07/31/2012 05:56 pm ET Updated Aug 06, 2012

Eat Pizza Around The Clock... And It's Good For You?

The average American consumes 23 pounds of pizza every year, but a recent development in the food industry has made it possible for that figure — but not the already bursting national waistline — to balloon.

Glasgow University nutritionist and professor Mike Lean and British entrepreneur Donnie Maclean teamed up to develop what they claim is a nutritionally balanced pizza. Each serving of the frozen pizza contains 30 percent of an individual’s daily nutritional requirements for vitamins, minerals, calories, carbohydrates and protein.

Swapping in traditional ingredients for nutritional replacements — adding seaweed to the crust, for instance — the team was able to reduce the amount of salt and fat in their pizza while adding in essential vitamins and nutrients. Other tricks, like adding red pepper to the tomato sauce to boost its vitamin C content and concocting unusual vegetable combinations, helped them strike the perfect nutritional balance.

“We know there’s pressure on the food industry to get the levels of fat down and levels of salt down,” said Maclean, whose company, Eat Balanced, is dedicated to making it easier for people to eat a balanced diet.

“There’s demand from consumers saying they’re looking to eat better, and people know they need balanced diets, so we’ve merged everything together to come up with one complete pizza solution: a complete balanced meal and one with portion.”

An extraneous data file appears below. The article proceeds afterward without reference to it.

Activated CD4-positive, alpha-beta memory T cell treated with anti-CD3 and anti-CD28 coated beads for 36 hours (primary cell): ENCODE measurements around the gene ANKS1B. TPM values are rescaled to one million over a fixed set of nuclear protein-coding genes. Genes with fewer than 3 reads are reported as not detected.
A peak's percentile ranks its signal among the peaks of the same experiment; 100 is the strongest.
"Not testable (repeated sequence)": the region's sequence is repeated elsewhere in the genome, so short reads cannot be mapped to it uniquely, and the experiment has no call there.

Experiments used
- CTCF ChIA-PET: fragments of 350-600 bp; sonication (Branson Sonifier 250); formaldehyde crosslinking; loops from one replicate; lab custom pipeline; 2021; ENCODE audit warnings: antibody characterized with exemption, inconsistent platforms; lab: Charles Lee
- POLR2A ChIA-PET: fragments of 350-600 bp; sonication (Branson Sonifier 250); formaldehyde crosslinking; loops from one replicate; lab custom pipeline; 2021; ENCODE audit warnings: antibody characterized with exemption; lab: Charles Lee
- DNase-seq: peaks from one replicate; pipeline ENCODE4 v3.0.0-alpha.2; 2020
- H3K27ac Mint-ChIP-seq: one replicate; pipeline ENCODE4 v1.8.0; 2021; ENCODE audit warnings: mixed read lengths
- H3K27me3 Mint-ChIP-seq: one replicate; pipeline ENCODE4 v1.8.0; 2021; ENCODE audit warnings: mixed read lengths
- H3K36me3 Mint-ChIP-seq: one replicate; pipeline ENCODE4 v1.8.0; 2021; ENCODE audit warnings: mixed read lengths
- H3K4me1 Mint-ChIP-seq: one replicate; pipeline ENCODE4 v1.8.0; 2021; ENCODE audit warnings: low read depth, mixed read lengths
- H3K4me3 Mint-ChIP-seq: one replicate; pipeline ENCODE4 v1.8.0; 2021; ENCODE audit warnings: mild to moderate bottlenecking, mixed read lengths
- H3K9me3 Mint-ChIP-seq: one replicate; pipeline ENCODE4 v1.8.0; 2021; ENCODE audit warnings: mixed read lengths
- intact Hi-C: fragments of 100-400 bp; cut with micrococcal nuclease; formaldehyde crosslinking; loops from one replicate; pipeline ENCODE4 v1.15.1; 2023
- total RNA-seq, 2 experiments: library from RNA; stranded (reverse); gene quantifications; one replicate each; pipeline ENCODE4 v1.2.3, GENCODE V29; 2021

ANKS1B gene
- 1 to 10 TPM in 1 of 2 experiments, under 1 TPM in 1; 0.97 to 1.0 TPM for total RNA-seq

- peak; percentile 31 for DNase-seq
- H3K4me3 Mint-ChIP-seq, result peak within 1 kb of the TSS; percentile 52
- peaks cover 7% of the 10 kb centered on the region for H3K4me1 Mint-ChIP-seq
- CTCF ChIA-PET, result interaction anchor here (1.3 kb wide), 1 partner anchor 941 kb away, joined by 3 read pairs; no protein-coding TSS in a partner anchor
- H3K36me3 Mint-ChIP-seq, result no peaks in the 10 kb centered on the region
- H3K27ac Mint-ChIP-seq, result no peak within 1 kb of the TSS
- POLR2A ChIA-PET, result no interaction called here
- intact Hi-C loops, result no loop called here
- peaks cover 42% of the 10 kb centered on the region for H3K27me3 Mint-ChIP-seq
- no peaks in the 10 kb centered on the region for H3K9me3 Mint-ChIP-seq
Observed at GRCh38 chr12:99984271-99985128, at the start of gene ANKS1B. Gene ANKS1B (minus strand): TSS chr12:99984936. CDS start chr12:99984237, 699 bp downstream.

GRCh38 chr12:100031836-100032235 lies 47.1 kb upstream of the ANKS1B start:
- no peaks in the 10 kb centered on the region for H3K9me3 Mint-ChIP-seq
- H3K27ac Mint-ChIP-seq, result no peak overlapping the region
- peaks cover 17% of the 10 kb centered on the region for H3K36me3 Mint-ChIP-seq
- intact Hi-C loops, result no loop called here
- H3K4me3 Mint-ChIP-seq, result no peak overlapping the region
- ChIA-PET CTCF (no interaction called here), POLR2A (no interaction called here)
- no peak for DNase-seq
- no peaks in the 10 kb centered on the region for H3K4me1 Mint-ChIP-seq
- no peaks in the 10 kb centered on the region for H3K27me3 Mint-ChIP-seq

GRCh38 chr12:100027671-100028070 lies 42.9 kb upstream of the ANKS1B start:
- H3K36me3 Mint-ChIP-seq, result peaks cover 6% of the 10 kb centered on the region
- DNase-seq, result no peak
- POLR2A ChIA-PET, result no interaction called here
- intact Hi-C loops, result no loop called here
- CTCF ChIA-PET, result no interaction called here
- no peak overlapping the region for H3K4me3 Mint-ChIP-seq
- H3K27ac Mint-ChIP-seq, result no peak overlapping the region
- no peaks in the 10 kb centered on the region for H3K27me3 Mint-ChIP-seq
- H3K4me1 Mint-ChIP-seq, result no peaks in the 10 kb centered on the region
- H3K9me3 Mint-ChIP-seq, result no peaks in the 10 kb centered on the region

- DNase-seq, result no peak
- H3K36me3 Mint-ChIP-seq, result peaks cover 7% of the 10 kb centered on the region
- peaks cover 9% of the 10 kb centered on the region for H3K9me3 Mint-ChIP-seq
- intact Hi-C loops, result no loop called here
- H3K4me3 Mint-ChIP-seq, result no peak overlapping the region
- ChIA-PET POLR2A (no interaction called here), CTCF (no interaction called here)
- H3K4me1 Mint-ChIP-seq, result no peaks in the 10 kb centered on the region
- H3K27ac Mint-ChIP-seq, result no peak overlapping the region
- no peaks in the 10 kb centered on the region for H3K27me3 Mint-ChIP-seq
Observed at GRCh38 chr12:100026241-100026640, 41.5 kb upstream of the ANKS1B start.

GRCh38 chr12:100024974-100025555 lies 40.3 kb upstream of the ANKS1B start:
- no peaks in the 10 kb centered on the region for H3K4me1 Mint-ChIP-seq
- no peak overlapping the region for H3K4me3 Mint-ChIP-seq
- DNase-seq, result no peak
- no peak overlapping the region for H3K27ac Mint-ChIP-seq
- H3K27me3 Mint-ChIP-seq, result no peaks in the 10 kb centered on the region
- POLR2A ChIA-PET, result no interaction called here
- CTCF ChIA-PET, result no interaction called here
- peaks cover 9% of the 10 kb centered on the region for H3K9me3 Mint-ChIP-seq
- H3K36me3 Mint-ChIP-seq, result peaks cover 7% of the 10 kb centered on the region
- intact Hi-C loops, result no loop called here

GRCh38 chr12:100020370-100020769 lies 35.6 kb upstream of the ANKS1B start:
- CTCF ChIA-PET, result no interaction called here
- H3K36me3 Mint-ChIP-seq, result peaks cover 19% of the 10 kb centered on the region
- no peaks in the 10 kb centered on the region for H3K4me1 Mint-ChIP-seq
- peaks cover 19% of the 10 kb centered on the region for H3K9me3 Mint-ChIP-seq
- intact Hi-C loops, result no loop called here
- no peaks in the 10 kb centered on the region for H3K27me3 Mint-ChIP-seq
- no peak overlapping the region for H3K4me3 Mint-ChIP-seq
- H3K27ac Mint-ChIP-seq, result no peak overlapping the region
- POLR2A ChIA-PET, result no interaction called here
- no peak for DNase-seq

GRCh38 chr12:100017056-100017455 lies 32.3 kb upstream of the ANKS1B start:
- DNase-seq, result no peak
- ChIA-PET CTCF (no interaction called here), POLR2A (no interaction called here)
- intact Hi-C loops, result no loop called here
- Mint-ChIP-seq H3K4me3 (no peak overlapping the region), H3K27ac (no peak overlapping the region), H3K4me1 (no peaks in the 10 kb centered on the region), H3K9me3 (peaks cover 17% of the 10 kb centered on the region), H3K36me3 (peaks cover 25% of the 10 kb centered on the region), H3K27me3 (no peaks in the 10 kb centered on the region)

Maclean said he has developed a software system that allows him to analyze a food’s recipe and determine both the nutrition content as well as adjustments to portion sizes and ingredients to find the nutritional sweet spot.

“We created recipes that brought down anything that was too high and pulled up what was too low so we got a fairly level grasp on all the different nutrients you need,” he told Huffington. “It’s difficult to do pepperoni because it’s so high in fat and salt. But I could do hundreds of varieties of pizza with all kinds of different toppings.”

And while his product is expected to make its way to U.K. grocery stores by the fall, he believes the U.S. is particularly hungry for his product — and he’s anxious to get it to America.

“I think the States have a bit more of a problem [than the U.K.] because they’ve had this all-you-can-eat-buffet culture for the last fifteen years,” he said. “This has done some damage and people are used to eating more in terms of portions. Something has to be done. It’s not just calories — there are companies like Weight Watchers that focus on that, but we focus on the bigger picture. We’re looking at the full spectrum of all the nutrients to make sure what you eat gives you everything you need.”

He’s now looking for a US-based manufacturing partner to license his product, with a particular eye on the Northeast and the goal of getting a deal on the books by year’s end.

Until then, there are a few places in the U.S. that are making it easier to enjoy a healthier slice. The Miami-based Power Pizza makes its dough with whey protein, which claims to preserve lean muscle tissue and promote fat loss. New York’s Pizza Roma imports flour from Rome and allows it to rise for 96 hours, using less yeast that it claims results in a lighter crust that is easier to digest. And then there’s Naked Pizza, with 20 locations in the U.S., which uses a prebiotic dough mix of more than 10 seeds and grains. Naked allegedly promotes digestive health, bone health, weight management and glycemic response.

This article originally appeared in issue #8 of our new weekly iPad magazine, Huffington, in the iTunes App store.